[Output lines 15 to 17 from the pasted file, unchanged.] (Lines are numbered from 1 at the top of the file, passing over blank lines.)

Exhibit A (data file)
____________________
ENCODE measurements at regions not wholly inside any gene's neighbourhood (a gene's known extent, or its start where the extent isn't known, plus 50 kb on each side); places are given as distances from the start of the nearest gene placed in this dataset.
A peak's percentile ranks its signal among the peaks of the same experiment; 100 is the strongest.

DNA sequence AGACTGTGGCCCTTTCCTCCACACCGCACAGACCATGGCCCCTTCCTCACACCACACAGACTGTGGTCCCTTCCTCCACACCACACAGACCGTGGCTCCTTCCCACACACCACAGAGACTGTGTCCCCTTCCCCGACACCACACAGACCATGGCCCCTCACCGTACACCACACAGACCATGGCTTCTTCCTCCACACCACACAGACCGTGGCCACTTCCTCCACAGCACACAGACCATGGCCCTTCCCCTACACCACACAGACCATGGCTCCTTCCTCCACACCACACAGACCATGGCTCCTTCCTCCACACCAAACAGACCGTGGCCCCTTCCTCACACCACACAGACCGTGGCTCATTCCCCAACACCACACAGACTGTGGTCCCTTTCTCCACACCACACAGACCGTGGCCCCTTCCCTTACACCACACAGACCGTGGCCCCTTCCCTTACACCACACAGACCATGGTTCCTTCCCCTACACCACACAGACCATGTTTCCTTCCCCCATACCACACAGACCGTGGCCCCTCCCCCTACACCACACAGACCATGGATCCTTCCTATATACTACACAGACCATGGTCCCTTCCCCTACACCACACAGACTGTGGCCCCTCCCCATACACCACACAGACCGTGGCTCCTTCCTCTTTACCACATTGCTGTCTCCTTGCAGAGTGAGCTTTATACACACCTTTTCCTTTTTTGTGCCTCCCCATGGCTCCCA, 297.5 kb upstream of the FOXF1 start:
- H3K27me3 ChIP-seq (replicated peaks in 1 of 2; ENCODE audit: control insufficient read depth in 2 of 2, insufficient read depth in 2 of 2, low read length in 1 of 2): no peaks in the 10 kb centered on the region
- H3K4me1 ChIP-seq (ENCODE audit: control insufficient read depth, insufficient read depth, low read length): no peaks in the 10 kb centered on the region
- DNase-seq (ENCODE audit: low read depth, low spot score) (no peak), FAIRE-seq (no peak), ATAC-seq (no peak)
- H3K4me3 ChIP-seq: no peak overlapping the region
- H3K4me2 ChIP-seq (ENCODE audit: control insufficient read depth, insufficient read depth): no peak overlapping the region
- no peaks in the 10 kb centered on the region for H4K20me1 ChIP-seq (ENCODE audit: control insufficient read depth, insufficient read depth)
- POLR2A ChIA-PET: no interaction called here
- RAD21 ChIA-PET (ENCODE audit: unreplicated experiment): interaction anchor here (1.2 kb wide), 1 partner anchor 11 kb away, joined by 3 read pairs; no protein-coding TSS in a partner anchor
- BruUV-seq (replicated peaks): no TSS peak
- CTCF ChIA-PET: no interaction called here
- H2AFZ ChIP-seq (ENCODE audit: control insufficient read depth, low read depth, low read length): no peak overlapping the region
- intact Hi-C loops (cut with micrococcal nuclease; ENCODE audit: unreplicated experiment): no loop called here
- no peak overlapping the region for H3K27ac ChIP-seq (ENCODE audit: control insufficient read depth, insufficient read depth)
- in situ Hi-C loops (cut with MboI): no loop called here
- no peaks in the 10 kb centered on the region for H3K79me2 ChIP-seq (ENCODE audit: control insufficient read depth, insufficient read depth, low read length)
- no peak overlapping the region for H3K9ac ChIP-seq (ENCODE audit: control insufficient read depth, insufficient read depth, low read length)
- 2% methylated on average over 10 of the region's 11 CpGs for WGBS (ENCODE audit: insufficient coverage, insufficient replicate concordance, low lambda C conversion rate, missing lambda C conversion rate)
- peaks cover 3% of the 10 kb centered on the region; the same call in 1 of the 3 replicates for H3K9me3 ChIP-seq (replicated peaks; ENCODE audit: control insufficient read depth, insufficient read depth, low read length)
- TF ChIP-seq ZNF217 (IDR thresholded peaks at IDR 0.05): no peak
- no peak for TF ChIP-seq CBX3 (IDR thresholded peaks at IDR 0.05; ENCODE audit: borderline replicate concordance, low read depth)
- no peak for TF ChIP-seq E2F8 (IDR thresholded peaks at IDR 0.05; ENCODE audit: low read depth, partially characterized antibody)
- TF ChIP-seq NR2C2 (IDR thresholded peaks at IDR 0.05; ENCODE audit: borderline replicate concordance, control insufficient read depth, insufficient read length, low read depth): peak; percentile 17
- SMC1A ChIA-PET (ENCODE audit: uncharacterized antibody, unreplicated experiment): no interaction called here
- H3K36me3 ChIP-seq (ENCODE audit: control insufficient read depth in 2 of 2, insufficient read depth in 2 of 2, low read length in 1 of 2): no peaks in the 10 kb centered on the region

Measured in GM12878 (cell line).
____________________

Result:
- intact Hi-C loops (cut with micrococcal nuclease; ENCODE audit: unreplicated experiment): no loop called here
- no peak overlapping the region for H3K27ac ChIP-seq (ENCODE audit: control insufficient read depth, insufficient read depth)
- in situ Hi-C loops (cut with MboI): no loop called here